Some people have contacted me to ask for our precise route along the South Downs Way, including walks to and from train stations.
We covered the South Downs Way (from Winchester to Eastbourne) over four weekends, carrying our own tents, food and stoves. This meant we could only walk up 15 miles per day comfortably, stretching to 20 miles only if necessary Continue reading Our route along the South Downs Way→
Here is a list and review of each camp site that Ishai and I stayed at during our hike across the South Downs Way. We carried our own tents (sharing a two-man tent), stove, food and water and always booked the camp sites before arrival.
We covered the South Downs in four weekends, arriving on a Friday afternoon at the first site, walking to the second campsite on the Saturday afternoon, and then continuing the walk to a train station to return home in London. (Incidentally, if you are planning to do something similar, investigate a Friends and Family railcard to save a small fortune on rail tickets).
This was our fourth and final weekend walking the South Downs, totally self-sufficient carrying tents, food and cooking equipment.
This weekend started in Falmer, next to the Brighton and Hove Albion Football Club stadium and opposite Brighton University, and finishing in Eastbourne. We agreed with the rest of the family to meet us half way through the second day (Sunday) for lunch and join us for the walk into Eastbourne.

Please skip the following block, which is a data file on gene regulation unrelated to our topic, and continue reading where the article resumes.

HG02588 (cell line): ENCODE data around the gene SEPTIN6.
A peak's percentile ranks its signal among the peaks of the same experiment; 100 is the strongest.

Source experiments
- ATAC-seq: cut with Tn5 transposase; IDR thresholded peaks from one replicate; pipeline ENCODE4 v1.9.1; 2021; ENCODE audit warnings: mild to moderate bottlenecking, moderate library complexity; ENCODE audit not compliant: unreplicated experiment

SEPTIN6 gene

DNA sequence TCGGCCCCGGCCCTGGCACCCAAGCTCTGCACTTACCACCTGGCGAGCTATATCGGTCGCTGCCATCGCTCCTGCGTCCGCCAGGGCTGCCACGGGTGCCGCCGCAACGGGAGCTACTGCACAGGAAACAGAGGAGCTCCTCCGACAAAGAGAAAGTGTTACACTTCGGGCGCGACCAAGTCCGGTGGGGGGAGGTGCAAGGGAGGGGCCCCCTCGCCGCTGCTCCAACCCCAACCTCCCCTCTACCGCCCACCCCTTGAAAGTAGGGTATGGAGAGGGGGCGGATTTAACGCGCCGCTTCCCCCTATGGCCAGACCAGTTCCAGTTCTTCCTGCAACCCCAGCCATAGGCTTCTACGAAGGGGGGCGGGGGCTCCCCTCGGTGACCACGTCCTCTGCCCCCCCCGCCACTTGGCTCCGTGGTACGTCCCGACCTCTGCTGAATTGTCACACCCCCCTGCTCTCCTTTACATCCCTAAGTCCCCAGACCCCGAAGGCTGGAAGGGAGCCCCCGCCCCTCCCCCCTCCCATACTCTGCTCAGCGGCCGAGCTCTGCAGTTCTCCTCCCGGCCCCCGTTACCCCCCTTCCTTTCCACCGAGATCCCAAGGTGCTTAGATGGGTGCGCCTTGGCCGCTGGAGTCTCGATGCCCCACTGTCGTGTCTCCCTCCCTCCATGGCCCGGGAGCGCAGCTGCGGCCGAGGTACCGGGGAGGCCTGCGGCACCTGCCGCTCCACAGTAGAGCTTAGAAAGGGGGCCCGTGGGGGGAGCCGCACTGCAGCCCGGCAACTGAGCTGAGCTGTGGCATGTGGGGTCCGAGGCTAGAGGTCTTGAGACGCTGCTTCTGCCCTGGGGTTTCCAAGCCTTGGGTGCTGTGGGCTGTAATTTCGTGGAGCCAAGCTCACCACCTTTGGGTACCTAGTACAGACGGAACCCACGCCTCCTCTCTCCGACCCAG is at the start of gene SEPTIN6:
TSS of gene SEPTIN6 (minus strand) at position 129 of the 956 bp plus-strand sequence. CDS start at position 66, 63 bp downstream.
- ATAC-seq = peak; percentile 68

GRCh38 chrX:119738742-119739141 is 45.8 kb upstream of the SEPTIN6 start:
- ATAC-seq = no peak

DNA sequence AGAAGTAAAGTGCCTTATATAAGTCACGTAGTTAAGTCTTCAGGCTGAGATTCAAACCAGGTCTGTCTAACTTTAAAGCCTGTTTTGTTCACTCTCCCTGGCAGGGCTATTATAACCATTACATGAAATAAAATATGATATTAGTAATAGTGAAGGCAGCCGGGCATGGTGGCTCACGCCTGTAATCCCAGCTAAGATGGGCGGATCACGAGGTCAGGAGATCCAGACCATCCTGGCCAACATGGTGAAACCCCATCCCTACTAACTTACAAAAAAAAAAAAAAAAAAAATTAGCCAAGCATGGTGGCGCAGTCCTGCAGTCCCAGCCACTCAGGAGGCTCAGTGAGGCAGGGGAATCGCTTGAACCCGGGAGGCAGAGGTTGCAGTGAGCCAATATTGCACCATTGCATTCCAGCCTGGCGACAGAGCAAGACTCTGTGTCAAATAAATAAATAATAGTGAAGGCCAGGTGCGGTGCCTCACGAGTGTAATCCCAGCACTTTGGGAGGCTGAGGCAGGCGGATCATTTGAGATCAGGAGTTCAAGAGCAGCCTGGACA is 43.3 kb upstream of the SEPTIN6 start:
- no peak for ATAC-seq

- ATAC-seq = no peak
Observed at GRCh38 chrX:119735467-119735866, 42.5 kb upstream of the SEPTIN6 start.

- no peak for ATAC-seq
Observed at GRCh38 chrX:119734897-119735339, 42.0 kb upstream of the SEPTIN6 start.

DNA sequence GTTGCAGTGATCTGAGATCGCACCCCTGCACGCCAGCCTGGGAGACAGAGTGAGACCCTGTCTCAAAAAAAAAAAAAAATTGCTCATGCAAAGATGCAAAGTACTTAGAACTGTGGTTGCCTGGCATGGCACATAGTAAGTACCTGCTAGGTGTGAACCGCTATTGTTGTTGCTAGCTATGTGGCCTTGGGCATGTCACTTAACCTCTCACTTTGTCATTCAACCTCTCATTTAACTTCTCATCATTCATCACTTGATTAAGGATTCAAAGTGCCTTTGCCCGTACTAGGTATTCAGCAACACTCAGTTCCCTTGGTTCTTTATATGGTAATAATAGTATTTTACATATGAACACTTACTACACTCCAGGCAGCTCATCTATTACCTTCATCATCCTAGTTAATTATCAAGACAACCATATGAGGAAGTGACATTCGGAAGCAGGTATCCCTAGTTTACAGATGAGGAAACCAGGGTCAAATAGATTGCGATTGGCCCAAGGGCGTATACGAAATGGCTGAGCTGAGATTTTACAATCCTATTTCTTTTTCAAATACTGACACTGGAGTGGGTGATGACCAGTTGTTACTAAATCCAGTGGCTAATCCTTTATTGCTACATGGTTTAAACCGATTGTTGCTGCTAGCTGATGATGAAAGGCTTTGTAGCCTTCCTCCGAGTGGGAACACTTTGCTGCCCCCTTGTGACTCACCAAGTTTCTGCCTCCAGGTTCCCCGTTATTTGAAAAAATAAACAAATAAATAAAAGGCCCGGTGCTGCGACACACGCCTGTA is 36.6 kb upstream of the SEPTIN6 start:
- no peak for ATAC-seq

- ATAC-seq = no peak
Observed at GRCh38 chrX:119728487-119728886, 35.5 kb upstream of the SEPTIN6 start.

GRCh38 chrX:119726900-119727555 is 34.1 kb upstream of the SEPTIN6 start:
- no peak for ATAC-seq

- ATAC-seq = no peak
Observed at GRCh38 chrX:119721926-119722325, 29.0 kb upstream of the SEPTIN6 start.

This was our third of four weekends (read the first and second weekends) walking along the South Downs. The plan was to walk 16 miles – from Amberley to Small Dole on the Saturday and then 17 miles on to Farley on the Sunday.
Like most hiking plans, a month before we set foot, in the warm and dry of home, looking at the Ordnance Survey map it looked easily achievable.
I was in the US travelling with my work during the week before this hike. I’d carefully been looking at the weather forecast for Brighton, which improved steadily from constant rain to dry and low wind. Excellent. We were good to go so I booked the two camp sites for the rapidly approaching weekend. Continue reading Walking the South Downs Way: Weekend #3→
Ishai and I had originally set out to climb the three peaks before Ishai reached 13 years old. By 13 he’d actually climbed the 3 peaks twice, with Snowdon a few more times. We decided to up the ante, and during the winter of 2015 we climbed Snowdon in the snow in crampons.